From the highest-resolution dSLR to the biggest zoom range to date, 2015 is starting to look like an interesting year for cameras.
Canon's G3 X, a 25x megazoom with a 1-inch sensor, makes this list in spirit; the company only issued a development announcement thus far, but it sounds intriguing. Another high-probability, rumored model we eagerly anticipate includes the replacement for the Sony A6000.
We'll update as new ones are announced, so check back often.
The outlook: If it lives up to its performance claims of 6 frames per second with autofocus, that plus its 4K video capability would make it a really attractive alternative to an entry-level dSLR for family photography.
The outlook: While it's on the expensive side for its class, it does incorporate Fujifilm's unique hybrid optical/electronic viewfinder and the company's APS-C-size X-Trans CMOS II sensor delivers excellent quality for this price class.
The outlook: Who can resist the chance to see if putting 50 megapixels on a
full-frame sensor turns out to be a good idea? The two models differ by
the antialiasing filter: the 5DS R cancels its effects, while the 5DS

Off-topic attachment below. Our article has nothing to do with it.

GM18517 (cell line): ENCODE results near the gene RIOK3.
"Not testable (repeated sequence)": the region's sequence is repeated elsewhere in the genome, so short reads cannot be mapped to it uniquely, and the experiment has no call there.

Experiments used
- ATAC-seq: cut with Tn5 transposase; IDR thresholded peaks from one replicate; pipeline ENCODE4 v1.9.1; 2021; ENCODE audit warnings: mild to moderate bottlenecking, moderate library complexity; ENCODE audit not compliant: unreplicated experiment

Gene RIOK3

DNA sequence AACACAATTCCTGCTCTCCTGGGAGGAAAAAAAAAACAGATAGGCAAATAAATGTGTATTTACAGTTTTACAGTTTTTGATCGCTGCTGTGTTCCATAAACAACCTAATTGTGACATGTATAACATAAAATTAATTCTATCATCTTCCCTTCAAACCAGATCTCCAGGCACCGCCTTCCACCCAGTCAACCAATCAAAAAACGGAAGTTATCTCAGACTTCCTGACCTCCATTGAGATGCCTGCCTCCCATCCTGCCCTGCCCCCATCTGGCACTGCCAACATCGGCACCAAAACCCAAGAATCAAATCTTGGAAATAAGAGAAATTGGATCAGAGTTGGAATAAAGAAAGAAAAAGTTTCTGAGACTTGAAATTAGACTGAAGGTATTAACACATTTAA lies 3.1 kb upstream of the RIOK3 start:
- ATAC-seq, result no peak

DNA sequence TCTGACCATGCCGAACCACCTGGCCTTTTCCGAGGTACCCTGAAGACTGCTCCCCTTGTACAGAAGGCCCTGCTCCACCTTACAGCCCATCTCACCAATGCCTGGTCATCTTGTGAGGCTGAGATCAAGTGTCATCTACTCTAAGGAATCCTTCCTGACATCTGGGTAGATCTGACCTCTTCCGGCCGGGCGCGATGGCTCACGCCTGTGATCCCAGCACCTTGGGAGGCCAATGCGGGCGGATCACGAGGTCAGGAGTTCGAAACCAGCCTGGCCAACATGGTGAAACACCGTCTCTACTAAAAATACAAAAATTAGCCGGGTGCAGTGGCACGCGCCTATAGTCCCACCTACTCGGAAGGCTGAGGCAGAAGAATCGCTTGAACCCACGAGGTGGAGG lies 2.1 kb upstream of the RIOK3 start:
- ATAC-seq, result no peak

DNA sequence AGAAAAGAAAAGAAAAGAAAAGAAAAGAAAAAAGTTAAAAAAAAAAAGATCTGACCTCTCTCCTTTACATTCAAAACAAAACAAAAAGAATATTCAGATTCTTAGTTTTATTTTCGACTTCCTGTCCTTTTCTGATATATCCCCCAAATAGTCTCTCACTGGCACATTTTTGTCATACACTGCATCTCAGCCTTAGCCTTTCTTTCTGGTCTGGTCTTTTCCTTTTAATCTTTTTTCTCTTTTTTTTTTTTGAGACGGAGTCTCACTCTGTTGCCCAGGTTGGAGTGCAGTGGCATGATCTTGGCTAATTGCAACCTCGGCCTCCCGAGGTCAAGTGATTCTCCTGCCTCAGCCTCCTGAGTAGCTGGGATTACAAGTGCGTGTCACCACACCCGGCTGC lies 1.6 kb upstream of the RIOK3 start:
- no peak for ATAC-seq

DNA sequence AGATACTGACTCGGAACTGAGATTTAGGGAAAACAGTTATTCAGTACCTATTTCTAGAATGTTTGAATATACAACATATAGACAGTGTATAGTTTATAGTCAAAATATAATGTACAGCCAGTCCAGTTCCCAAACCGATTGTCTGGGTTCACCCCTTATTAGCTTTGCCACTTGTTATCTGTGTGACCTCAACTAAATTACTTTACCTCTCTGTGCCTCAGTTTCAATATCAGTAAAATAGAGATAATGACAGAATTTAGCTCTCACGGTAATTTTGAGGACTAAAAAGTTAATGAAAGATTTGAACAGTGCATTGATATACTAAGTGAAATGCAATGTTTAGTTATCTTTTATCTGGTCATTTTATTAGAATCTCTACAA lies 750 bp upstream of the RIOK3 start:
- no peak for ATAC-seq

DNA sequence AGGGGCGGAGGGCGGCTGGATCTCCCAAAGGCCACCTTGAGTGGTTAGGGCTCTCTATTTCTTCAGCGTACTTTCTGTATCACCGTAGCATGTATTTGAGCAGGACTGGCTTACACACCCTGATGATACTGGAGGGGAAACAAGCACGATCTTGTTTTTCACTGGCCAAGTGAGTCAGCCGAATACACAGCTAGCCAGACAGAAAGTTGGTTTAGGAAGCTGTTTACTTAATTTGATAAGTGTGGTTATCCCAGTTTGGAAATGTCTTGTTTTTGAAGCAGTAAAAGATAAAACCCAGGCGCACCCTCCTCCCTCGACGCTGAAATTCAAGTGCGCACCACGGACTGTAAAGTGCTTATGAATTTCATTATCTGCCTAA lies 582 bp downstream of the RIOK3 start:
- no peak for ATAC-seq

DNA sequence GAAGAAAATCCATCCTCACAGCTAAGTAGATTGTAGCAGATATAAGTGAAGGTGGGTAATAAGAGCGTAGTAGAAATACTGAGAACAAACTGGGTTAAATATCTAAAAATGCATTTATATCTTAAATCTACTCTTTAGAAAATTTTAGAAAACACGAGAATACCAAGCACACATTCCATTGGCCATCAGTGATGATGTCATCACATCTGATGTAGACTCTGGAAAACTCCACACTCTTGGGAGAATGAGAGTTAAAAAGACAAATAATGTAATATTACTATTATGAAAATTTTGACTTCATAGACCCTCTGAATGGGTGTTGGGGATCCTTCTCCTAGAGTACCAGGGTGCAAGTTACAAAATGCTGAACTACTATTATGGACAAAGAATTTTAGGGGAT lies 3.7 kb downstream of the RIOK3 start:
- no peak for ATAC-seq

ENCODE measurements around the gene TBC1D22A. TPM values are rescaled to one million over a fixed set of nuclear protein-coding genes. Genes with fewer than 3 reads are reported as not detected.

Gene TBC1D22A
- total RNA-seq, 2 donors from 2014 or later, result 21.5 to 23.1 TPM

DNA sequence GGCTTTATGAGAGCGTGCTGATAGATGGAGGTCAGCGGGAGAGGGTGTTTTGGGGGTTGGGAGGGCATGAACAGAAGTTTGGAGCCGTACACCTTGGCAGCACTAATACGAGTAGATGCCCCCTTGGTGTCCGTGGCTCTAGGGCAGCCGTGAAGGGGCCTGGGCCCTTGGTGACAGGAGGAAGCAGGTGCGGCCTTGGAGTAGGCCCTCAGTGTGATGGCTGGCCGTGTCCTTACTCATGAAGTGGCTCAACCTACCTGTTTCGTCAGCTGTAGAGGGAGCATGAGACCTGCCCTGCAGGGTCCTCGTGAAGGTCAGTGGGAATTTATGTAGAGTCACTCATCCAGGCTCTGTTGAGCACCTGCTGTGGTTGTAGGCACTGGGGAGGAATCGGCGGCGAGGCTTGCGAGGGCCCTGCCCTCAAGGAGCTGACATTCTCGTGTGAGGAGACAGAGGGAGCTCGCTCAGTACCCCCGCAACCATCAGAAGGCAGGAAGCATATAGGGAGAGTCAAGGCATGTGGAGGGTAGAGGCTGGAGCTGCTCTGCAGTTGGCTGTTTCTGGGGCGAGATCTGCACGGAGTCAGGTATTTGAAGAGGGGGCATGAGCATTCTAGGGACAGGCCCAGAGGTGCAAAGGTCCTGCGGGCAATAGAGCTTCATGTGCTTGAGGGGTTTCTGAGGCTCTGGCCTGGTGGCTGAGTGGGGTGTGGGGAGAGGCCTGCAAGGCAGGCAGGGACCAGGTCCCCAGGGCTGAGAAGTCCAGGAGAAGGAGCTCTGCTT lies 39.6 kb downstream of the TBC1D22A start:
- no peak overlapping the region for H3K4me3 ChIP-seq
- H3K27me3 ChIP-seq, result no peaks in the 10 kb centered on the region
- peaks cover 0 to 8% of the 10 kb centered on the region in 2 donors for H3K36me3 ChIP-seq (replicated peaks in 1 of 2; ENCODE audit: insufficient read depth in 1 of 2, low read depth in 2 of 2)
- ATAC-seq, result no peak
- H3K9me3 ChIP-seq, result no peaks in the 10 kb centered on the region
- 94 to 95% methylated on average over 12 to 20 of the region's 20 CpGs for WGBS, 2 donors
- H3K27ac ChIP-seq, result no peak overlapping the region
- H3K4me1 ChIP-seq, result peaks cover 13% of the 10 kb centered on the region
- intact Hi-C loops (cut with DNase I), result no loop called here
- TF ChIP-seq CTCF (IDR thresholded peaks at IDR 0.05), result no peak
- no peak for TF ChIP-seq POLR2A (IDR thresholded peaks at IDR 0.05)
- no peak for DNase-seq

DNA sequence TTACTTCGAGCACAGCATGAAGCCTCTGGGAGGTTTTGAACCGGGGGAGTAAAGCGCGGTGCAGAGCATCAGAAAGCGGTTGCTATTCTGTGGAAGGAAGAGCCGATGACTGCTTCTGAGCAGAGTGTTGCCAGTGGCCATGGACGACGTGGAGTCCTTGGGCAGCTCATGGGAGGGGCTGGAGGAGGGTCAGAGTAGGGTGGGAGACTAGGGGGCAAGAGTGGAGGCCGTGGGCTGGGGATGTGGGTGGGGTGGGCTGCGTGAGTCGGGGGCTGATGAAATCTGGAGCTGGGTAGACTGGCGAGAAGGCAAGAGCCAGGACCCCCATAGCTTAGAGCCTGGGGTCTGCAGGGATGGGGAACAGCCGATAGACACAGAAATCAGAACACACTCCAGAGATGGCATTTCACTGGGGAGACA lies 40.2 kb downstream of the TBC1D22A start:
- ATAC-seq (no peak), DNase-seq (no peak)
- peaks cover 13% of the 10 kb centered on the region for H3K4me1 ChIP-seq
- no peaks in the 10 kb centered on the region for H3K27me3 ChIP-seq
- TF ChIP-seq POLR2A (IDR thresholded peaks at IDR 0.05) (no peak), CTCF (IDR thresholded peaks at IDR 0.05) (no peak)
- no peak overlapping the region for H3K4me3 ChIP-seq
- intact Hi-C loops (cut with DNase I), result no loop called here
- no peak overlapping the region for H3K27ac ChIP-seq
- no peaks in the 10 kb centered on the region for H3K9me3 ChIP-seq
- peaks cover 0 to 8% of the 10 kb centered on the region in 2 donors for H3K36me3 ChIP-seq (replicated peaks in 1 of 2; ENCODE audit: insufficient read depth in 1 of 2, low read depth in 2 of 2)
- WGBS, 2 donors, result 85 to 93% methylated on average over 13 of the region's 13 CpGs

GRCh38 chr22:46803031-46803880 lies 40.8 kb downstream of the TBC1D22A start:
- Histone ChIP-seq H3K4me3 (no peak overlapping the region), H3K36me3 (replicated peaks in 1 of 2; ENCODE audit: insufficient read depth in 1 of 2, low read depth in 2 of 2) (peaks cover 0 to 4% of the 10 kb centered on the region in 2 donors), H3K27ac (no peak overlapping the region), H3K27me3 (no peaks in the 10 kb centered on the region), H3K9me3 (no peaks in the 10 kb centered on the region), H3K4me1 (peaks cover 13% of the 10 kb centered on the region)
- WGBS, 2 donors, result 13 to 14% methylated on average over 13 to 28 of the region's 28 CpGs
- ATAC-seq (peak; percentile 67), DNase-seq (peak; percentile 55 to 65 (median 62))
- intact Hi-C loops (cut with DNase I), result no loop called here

The outlook: In a departure from its typical Rebel design, Canon adds a slightly more
upscale model to the line that inherits some design updates from
higher-end EOS models. And that's on top of the significant updates
Canon made to both of its midrange consumer dSLRs.
The outlook: This J model looks and operates more like a "normal" camera than any of its Nikon 1 predecessors. It has the fast burst rate that is the hallmark of the series -- 20fps with autofocus -- and a flip-up display for selfies and groupies.
The outlook: It's a minor update over the D7100 -- some improved processing for
better continuous-shooting performance and built-in Wi-Fi, plus a few
other tweaks. But the D7100 and its predecessor are excellent cameras,
so we expect the same of this one.
The outlook: Cramming it with its most current technologies, Olympus makes the E-M5
Mark II sound very attractive to photographers looking for a camera more
advanced than a point-and-shoot but smaller than a dSLR.